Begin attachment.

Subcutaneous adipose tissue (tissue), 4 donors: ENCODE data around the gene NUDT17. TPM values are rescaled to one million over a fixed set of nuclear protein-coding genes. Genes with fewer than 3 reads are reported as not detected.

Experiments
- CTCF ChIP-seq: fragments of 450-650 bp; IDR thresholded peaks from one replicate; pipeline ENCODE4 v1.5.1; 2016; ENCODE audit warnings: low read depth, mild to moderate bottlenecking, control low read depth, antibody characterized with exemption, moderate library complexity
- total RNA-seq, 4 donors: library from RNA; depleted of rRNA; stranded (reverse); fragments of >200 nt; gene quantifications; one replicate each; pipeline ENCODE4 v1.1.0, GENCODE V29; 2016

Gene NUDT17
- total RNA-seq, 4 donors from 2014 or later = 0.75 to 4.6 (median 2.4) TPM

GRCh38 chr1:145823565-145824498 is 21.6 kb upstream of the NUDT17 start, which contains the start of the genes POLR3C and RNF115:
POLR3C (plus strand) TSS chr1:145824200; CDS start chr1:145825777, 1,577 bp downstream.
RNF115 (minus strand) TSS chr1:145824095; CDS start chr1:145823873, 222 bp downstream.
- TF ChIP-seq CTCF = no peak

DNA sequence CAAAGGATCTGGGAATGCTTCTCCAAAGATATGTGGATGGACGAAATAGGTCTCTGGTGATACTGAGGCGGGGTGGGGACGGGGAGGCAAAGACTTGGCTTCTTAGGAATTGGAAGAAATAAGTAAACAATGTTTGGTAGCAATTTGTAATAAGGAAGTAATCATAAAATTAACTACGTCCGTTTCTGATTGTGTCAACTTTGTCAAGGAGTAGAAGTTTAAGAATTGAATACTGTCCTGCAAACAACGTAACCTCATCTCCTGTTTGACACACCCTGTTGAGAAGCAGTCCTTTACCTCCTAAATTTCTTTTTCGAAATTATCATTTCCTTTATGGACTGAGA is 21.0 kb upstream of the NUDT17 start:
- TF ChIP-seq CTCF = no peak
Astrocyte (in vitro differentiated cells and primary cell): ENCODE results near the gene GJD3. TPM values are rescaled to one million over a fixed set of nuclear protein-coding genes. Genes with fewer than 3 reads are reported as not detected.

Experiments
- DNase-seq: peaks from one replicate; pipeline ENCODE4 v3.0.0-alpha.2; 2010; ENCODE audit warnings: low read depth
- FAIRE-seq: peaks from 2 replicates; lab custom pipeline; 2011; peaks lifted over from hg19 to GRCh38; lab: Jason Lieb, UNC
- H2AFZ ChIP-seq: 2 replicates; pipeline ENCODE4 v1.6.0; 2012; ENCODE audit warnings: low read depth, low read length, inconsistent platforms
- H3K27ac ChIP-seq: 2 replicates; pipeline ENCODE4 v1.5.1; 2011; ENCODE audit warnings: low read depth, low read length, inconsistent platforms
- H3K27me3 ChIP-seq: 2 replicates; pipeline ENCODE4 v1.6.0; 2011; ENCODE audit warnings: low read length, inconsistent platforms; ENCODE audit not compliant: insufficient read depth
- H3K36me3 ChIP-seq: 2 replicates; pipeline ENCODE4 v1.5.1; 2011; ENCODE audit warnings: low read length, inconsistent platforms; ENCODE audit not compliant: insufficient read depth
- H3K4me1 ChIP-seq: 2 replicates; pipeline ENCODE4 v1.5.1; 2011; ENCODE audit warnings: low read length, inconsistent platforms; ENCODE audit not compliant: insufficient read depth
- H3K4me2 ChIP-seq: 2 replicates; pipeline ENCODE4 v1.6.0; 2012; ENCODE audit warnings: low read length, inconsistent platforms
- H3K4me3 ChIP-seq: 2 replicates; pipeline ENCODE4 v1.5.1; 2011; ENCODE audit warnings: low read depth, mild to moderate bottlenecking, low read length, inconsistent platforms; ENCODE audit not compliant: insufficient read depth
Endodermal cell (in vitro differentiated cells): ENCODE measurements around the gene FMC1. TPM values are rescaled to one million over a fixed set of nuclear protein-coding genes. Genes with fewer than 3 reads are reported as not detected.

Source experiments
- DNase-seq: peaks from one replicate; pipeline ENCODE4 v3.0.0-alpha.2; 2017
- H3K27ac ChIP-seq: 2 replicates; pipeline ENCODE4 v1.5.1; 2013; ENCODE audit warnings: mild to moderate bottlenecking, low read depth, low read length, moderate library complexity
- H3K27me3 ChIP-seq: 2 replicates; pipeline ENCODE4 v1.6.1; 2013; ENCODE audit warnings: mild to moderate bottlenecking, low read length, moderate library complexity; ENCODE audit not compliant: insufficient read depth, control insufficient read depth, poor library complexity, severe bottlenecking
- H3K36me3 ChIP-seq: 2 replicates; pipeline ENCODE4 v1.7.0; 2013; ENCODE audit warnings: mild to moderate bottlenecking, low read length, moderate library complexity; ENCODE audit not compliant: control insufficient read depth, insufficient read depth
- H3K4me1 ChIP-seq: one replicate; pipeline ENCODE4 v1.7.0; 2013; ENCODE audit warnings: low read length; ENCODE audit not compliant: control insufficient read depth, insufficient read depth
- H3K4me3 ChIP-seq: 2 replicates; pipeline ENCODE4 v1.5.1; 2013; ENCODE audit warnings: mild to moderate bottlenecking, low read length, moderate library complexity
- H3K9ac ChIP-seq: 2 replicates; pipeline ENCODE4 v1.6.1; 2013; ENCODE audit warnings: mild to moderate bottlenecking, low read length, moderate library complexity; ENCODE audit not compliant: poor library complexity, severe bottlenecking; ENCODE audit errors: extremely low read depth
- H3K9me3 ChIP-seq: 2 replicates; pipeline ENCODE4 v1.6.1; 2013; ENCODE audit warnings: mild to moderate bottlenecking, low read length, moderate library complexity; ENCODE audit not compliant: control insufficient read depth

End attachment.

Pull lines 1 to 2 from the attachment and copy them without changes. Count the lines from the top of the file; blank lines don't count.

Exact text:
Subcutaneous adipose tissue (tissue), 4 donors: ENCODE data around the gene NUDT17. TPM values are rescaled to one million over a fixed set of nuclear protein-coding genes. Genes with fewer than 3 reads are reported as not detected.

Experiments